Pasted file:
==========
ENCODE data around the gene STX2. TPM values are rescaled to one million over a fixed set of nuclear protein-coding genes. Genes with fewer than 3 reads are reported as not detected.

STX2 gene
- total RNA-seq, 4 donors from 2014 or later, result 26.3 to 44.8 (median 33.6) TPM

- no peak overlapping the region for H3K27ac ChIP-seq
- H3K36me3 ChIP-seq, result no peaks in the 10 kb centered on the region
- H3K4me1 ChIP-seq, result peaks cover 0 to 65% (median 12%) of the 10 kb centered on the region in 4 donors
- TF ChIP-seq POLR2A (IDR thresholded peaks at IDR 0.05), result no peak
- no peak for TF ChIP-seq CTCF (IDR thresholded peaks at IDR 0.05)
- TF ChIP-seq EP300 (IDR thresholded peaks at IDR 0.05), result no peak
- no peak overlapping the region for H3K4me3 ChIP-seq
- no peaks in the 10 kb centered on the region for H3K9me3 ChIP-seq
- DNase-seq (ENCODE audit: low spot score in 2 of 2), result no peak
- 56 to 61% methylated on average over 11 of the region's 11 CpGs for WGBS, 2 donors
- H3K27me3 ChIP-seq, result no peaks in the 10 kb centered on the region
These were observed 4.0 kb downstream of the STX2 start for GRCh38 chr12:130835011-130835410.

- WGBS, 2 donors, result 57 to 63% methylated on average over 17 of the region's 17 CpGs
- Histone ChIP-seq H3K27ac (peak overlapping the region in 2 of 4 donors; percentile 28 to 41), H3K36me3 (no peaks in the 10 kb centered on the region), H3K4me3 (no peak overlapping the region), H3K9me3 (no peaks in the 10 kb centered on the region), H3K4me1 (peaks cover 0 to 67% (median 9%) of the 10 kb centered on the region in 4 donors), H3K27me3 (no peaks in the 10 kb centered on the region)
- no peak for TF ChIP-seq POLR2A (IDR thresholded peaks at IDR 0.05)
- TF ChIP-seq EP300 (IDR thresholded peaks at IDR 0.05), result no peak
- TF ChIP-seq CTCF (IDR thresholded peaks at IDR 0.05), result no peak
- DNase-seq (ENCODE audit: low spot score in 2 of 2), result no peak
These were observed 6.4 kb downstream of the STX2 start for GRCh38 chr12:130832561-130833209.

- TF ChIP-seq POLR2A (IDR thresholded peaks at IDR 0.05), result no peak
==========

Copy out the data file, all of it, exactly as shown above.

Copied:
ENCODE data around the gene STX2. TPM values are rescaled to one million over a fixed set of nuclear protein-coding genes. Genes with fewer than 3 reads are reported as not detected.

STX2 gene
- total RNA-seq, 4 donors from 2014 or later, result 26.3 to 44.8 (median 33.6) TPM

- no peak overlapping the region for H3K27ac ChIP-seq
- H3K36me3 ChIP-seq, result no peaks in the 10 kb centered on the region
- H3K4me1 ChIP-seq, result peaks cover 0 to 65% (median 12%) of the 10 kb centered on the region in 4 donors
- TF ChIP-seq POLR2A (IDR thresholded peaks at IDR 0.05), result no peak
- no peak for TF ChIP-seq CTCF (IDR thresholded peaks at IDR 0.05)
- TF ChIP-seq EP300 (IDR thresholded peaks at IDR 0.05), result no peak
- no peak overlapping the region for H3K4me3 ChIP-seq
- no peaks in the 10 kb centered on the region for H3K9me3 ChIP-seq
- DNase-seq (ENCODE audit: low spot score in 2 of 2), result no peak
- 56 to 61% methylated on average over 11 of the region's 11 CpGs for WGBS, 2 donors
- H3K27me3 ChIP-seq, result no peaks in the 10 kb centered on the region
These were observed 4.0 kb downstream of the STX2 start for GRCh38 chr12:130835011-130835410.

- WGBS, 2 donors, result 57 to 63% methylated on average over 17 of the region's 17 CpGs
- Histone ChIP-seq H3K27ac (peak overlapping the region in 2 of 4 donors; percentile 28 to 41), H3K36me3 (no peaks in the 10 kb centered on the region), H3K4me3 (no peak overlapping the region), H3K9me3 (no peaks in the 10 kb centered on the region), H3K4me1 (peaks cover 0 to 67% (median 9%) of the 10 kb centered on the region in 4 donors), H3K27me3 (no peaks in the 10 kb centered on the region)
- no peak for TF ChIP-seq POLR2A (IDR thresholded peaks at IDR 0.05)
- TF ChIP-seq EP300 (IDR thresholded peaks at IDR 0.05), result no peak
- TF ChIP-seq CTCF (IDR thresholded peaks at IDR 0.05), result no peak
- DNase-seq (ENCODE audit: low spot score in 2 of 2), result no peak
These were observed 6.4 kb downstream of the STX2 start for GRCh38 chr12:130832561-130833209.

- TF ChIP-seq POLR2A (IDR thresholded peaks at IDR 0.05), result no peak